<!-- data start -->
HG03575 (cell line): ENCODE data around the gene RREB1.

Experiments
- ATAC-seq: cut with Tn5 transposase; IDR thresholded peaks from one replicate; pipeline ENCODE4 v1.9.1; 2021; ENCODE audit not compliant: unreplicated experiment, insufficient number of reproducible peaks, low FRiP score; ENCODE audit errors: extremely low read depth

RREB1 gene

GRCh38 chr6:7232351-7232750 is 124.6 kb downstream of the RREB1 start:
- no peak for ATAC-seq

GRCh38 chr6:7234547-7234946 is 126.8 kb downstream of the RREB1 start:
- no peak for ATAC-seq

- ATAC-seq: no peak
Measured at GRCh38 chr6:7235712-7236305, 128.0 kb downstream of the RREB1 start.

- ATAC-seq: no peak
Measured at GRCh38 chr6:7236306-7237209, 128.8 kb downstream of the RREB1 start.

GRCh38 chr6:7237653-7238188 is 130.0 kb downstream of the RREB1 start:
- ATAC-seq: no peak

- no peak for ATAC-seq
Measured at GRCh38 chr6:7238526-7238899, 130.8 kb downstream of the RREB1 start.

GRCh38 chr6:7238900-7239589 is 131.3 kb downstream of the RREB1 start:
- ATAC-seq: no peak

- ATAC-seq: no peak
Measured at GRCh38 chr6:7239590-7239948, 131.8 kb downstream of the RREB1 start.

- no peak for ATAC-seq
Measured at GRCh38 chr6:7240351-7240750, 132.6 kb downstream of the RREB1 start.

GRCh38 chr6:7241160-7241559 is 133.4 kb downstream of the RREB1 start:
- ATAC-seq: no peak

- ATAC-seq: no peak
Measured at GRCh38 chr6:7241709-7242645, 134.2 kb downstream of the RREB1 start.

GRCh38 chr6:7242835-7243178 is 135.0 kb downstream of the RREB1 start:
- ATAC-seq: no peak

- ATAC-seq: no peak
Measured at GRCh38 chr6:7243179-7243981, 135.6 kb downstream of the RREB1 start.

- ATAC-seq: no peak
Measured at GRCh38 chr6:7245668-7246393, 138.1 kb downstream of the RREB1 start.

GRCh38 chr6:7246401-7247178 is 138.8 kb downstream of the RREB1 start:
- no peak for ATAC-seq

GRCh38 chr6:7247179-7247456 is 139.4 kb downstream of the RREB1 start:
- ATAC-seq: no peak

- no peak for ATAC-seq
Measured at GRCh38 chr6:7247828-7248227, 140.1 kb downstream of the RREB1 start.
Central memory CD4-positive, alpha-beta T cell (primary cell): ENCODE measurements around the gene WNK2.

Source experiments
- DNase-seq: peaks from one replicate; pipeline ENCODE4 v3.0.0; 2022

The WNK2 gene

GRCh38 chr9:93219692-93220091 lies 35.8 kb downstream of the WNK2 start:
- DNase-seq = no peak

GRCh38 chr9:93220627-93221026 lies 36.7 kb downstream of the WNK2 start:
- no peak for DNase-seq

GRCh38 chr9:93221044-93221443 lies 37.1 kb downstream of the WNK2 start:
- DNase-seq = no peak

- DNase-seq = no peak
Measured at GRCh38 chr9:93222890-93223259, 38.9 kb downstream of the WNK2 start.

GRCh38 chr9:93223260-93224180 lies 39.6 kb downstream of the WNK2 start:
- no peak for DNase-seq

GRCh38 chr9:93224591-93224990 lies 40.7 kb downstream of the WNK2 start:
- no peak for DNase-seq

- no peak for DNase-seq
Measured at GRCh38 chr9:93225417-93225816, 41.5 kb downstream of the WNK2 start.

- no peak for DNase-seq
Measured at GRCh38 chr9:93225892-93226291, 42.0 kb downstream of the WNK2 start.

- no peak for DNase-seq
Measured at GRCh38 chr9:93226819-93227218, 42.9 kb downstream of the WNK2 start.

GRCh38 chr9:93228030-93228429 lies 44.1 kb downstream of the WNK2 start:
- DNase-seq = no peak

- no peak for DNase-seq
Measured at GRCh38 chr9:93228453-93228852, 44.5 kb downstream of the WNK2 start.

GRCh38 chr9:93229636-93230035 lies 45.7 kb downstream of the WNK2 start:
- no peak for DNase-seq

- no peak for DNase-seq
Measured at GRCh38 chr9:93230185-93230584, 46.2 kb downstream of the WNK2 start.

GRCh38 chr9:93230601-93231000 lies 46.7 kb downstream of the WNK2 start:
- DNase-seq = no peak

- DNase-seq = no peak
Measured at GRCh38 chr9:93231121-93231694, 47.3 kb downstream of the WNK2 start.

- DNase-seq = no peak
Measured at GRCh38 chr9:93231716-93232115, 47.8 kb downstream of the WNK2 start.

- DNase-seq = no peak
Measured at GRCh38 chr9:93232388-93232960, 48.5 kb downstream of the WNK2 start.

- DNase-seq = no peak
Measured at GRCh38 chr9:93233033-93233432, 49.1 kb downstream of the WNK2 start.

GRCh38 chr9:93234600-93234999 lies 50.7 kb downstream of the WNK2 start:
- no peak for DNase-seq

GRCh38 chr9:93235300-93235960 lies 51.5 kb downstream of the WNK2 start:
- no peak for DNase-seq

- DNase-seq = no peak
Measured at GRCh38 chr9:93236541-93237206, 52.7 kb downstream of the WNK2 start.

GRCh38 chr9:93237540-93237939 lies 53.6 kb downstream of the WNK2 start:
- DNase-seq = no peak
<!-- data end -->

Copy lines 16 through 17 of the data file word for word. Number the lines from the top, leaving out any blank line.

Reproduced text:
Measured at GRCh38 chr6:7238526-7238899, 130.8 kb downstream of the RREB1 start.

GRCh38 chr6:7238900-7239589 is 131.3 kb downstream of the RREB1 start: